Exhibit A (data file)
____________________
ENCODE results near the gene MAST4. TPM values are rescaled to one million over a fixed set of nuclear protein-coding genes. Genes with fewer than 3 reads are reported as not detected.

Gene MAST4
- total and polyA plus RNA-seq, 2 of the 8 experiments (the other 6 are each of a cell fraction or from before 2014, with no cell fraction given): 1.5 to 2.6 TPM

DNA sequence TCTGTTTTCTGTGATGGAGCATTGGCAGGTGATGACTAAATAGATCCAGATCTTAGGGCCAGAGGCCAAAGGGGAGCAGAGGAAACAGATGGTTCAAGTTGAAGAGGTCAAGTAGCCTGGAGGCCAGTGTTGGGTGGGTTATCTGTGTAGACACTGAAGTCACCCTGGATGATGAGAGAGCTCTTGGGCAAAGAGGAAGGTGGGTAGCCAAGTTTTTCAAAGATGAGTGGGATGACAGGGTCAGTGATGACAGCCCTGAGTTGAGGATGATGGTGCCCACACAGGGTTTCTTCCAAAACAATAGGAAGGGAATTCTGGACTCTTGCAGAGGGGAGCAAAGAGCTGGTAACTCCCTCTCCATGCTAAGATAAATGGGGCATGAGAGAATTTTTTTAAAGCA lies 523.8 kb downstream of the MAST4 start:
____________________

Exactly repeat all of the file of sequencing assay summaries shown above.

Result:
ENCODE results near the gene MAST4. TPM values are rescaled to one million over a fixed set of nuclear protein-coding genes. Genes with fewer than 3 reads are reported as not detected.

Gene MAST4
- total and polyA plus RNA-seq, 2 of the 8 experiments (the other 6 are each of a cell fraction or from before 2014, with no cell fraction given): 1.5 to 2.6 TPM

DNA sequence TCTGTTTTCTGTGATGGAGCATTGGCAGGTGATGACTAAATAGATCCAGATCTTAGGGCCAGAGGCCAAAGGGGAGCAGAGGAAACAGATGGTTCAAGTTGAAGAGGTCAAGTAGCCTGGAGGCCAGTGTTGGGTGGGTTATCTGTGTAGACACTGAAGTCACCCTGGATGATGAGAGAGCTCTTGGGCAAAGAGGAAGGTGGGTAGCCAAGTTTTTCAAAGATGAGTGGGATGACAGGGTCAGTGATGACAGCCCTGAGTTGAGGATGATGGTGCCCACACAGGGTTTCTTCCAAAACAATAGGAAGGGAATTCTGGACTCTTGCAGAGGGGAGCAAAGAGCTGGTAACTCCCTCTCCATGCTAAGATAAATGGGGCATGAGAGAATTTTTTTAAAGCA lies 523.8 kb downstream of the MAST4 start: